WX History: June 29th

1904: Tornado hits Karacharov Village area of Moscow killing about 24 people.

June 29, 1904 Russia Tornado

Source: Englishrussia.com

1998: A derecho which originated in far southeast South Dakota moved across Illinois during the afternoon and evening and continued as far east as Ohio the next morning. Every county in central Illinois sustained some damage, as these severe thunderstorms passed. Winds gusted in the 60 to 80 mph range, with some localized microbursts producing winds more than 100 mph. Significant damage occurred in the microburst areas, including the towns of Morton, McLean, LeRoy, and Tolono. In Tolono, 22 cars of a southbound 101-car Illinois Central freight train were blown off the tracks. It was unknown how many cars were picked up by the wind, but 16 cars were turned over, and another six derailed but remained upright. The train was en route to Centralia from Chicago with a load of mixed freight, including plastic pellets and meal. The freight cars empty weighed about 60,000 pounds, while a full one weighs about 260,000 pounds. Overall, 12 people were injured, and damage was estimated around $16 million dollars.

June 29, 1998 Corn Belt Derecho

Source: Storm Prediction Center.

2012

2017

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WX History: June 28th

1788: The Battle of Monmouth in central New Jersey was fought in sweltering heat. The temperature was 96 degrees in the shade, and there were more casualties from the heat than from bullets.

1924: An estimated F4 tornado struck the towns of Sandusky and Lorain, killing 85 people and injuring over 300. This tornado is the deadliest ever in Ohio history.

Source: Caught by Surprise! The 1924 Sandusky-Lorain, Ohio Tornado – Tornadotalk.com

1975: Lightning strikes Lee Trevino and two other golfers at the Western Open golf tournament in Oak Brook, Illinois.

June 28, 1975 Lee Trevino Struck by Lightning

WX History: June 27th

1915: The temperature at Fort Yukon, Alaska soared to 100 degrees to establish a state record.

June 27, 1915 Fort Yukon Heat

Source: Brian B’s Climate Blog

1995: The Madison County Flood on June 27, 1995, was the worst flash floods Virginia had seen since the remnants of Camille dropped up to 30 inches of rain one night in Nelson County in August 1969. The Nelson County flood ranked as one of the nation’s worst flash floods of the century and resulted in the deaths of 117 people. The Madison County flood of 1995 killed one person.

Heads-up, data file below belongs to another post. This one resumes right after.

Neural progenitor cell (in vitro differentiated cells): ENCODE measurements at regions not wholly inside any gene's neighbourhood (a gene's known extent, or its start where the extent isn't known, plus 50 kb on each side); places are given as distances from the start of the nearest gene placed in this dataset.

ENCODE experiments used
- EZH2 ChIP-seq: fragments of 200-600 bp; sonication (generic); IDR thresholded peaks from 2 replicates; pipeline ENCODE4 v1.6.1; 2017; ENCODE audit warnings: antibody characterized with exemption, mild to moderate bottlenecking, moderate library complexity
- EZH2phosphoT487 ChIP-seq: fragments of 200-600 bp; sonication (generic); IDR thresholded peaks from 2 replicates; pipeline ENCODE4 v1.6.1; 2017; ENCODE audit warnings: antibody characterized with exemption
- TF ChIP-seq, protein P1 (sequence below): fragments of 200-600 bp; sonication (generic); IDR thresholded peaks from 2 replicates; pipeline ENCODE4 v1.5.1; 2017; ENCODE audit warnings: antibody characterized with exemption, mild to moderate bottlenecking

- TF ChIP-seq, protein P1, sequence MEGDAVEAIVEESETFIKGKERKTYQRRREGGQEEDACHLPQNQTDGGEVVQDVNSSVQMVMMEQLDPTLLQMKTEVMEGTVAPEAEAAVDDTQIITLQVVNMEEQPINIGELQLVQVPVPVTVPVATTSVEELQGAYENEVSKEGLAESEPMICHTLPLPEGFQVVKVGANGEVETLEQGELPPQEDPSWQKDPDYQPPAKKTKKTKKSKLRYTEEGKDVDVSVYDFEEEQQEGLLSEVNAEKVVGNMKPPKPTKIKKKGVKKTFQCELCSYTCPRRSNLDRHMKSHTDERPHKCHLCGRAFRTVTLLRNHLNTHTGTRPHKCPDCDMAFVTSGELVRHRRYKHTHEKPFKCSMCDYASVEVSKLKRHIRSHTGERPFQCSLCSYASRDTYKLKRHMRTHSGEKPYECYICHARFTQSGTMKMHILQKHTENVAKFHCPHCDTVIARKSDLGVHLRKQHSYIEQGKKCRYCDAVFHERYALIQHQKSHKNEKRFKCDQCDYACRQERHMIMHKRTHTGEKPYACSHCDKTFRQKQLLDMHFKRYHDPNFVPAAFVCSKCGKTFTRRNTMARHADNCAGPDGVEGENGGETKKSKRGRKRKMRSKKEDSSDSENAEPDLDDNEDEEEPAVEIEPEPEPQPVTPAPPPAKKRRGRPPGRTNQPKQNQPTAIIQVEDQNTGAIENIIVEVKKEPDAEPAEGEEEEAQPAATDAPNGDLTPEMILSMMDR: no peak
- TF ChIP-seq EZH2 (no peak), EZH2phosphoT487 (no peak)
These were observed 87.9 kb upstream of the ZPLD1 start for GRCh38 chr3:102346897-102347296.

June 27, 1995 Virgina Flash Flood

 

2011: Polar temperatures and unusual snowfall chill several cities in Brazil’s southern states. Four cities in Santa Catarina state are blanketed in snow. The city of Urubici reported a temperature of 23.9 degrees Fahrenheit with a wind chill of 16.6 degrees below zero. In Florianopolis, the capital of Santa Catarina and a renowned sea resort, thermometers registered 21.2 degrees.

Source: MercoPress.

WX History: June 26th

1807: Lightning strikes a gunpowder factory in the small European country of Luxembourg, killing more than 300 people. The Luxembourg disaster may have been the most deadly lightning strike in history.

Source: History.com

1986: Hurricane Bonnie made landfall on the upper Texas coast. A wind gust to 98 mph occurred at Sea Rim State Park. Ace, Texas recorded a total of 13 inches of rain.

Hurricane Bonnie 1986

1993

 

WX History: June 25th

1957: Hurricane Audrey moved northward, slowly strengthening until the 26th. At that time, a strong upper-level trough led to its acceleration and the hurricane deepened rapidly on its final approach to the Texas/Louisiana border. Audrey became the strongest hurricane on record for the month of June upon landfall, as it reached category four strength. Its acceleration was unanticipated, and despite hurricane warnings in place, 418 people perished in the storm, mainly across southwest Louisiana.

 

June 25, 1957 Hurricane Audrey
Radar image of Hurricane Audrey on June 27, 1957, shortly before landfall.

 

Source(s): History.com and Weather Underground.

1967: Three, F3 tornadoes crossed the Netherlands on this day. The first tornado touched down at 4:17 PM in Oostmalle. This storm destroyed the church and the center of the village. More than half of the 900 homes in the community were damaged with 135 completely gone. The second tornado touched down near Ulicoten and tracked northward through woodlands area. This storm killed two people at a camping site near Chaam, Netherlands. The third tornado destroyed 50 houses in Tricht, killing five and injuring 32 others.

 

June 25, 1967 Tornado in the Netherlands
Tornado near Deil, Netherlands.

 

 

June 25, 1967 Tornado in the Netherlands2
The village of Tricht following the F3 tornado.

 

Source: Koninklijk Nederlands Meteorologisch Instituut.

WX History: June 24th

1929: In Durban, South Africa, a storm drops hailstones the size of baseballs. The rattle produced by the storm is described as sounding like “machine gun fire.”

June 24, 1929 Durban, South Africa Hail

Source: NOAA Photo Library.

1975:  An Eastern Airlines Boeing 727 crashed at JFK airport in New York City. 113 of the 124 people on board the aircraft died. Researcher Theodore Fujita studied the incident and discovered that a microburst caused the crash. His research led to improved air safety. The tower never experienced the microburst, which was held back by a sea-breeze front. The plane crashed 2,400 feet short of the runway.

Source: History.com